Gartner released its global forecast for mobile phones predicting that the milestone of one billion units sold per year will be reached in 2009.
This comprehensive study included detailed forecasts of sales in 62 countries. It was compiled by Gartner's team of more than 20 mobile and wireless analysts based in 12 countries around the globe.
"The world's appetite for mobile phones has exceeded even the most optimistic expectations," said Ben Wood, research vice president for mobile terminals at Gartner. "Mobile phones could go on to be the most common consumer electronics devices on the planet." Gartner estimates there will be 2.6 billion mobile phones in use by the end of 2009.
"The sales volume cannot be attributed to one region in particular. It's a truly global phenomenon," said Carolina Milanesi, principal analyst at Gartner for mobile terminals. "In mature markets like Europe and North America, subscribers are still buying replacement phones. In emerging markets like Brazil and India, new customers are signing up for mobile services at an even faster rate."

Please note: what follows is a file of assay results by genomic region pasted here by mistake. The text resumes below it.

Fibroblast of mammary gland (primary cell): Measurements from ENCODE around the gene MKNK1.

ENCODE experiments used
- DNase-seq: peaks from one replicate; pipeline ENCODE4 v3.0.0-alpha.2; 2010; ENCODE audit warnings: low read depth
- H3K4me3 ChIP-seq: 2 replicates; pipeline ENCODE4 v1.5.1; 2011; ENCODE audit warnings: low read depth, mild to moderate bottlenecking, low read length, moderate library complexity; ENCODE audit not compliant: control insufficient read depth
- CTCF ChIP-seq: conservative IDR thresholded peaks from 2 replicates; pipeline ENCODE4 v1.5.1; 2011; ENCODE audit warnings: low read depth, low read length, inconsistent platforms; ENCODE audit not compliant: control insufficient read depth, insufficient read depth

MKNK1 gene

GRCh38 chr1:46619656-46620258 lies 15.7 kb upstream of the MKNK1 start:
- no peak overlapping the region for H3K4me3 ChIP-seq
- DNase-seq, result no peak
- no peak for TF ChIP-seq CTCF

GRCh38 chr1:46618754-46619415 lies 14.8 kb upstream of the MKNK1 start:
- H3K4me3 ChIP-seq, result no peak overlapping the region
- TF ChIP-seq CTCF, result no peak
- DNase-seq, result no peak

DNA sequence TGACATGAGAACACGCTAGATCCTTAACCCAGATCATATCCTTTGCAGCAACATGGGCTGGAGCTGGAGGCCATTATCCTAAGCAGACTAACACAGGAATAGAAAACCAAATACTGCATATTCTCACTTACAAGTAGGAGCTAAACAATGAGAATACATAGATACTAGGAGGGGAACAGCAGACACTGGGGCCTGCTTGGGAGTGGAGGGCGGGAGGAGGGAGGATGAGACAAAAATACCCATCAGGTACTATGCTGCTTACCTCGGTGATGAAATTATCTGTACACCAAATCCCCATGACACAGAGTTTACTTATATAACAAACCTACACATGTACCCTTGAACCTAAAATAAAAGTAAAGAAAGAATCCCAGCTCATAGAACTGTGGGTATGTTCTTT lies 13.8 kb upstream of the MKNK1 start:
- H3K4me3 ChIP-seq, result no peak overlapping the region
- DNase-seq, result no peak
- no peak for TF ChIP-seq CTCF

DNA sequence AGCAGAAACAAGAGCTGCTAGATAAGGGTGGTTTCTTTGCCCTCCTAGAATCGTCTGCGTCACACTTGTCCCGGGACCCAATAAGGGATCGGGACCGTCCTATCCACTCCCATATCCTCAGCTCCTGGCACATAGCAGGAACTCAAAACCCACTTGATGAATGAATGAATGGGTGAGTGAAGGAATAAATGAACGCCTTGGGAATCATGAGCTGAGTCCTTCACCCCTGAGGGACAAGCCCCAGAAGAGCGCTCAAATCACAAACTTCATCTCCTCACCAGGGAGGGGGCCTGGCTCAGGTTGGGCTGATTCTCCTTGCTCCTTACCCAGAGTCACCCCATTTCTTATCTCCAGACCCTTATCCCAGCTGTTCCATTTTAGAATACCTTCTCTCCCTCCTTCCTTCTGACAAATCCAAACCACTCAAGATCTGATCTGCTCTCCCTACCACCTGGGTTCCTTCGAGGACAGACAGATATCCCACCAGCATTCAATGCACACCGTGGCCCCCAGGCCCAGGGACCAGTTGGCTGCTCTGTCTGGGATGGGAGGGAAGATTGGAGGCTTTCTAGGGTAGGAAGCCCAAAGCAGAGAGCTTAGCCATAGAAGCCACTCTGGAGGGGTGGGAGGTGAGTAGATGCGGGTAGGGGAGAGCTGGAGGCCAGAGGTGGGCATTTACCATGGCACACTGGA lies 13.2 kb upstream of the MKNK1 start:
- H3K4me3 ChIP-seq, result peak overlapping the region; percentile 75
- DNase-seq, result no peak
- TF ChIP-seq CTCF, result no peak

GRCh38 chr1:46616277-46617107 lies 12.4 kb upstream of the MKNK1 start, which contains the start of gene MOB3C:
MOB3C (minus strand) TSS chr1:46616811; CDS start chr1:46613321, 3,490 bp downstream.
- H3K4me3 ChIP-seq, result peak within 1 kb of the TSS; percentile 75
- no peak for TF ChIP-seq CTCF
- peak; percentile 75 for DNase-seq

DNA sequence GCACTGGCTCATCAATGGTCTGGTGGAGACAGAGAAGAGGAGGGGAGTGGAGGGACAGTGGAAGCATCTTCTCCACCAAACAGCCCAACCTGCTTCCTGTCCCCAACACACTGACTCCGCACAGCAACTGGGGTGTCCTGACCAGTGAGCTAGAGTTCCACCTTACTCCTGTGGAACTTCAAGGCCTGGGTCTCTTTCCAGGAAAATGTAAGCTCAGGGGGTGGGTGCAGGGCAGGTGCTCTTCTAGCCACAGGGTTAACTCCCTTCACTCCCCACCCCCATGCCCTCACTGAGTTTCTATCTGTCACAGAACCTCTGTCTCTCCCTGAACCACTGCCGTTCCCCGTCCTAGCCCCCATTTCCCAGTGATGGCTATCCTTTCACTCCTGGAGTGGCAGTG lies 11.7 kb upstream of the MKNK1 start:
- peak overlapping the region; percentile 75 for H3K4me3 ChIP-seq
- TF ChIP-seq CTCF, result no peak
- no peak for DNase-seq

Asia/Pacific accounts for most sales: one in every four mobile phones sold this year. In 2009 this will increase to one in three. Ann Liang, Gartner's principal analyst for mobile terminals in the region said, "China and India alone will account for nearly 200 million units in 2007, with the Indian market surpassing China in 2009 to reach 139 million units."
North Americans are still buying the latest models, but the bigger story is in Latin America. Hugues De La Vergne, Gartner's principal analyst for mobile terminals in the Americas, said "Sales nearly doubled in 2004 within Latin America and they will reach 100 million mobile phones a year by 2009. Brazil is the powerhouse of the region, accounting for more than a third of sales this year."
Deeper analysis of the forecast shows that smartphones are the fastest growing category of device. "Smartphone sales broke all records in the first quarter of 2005 and we expect them to double year on year to 2006", said Roberta Cozza, principal analyst at Gartner.
Despite spectacular growth on all fronts, not everything is rosy. Mr Wood cautioned that "Sales numbers are impressive, but the big names in this industry will have to deliver value as well as volume. We expect the average wholesale price of a mobile phone will decline from US$174 in 2004 to US$161 in 2009. At the same time, phones will keep getting more complex and become ever-more packed with features. Only the sharpest players will survive."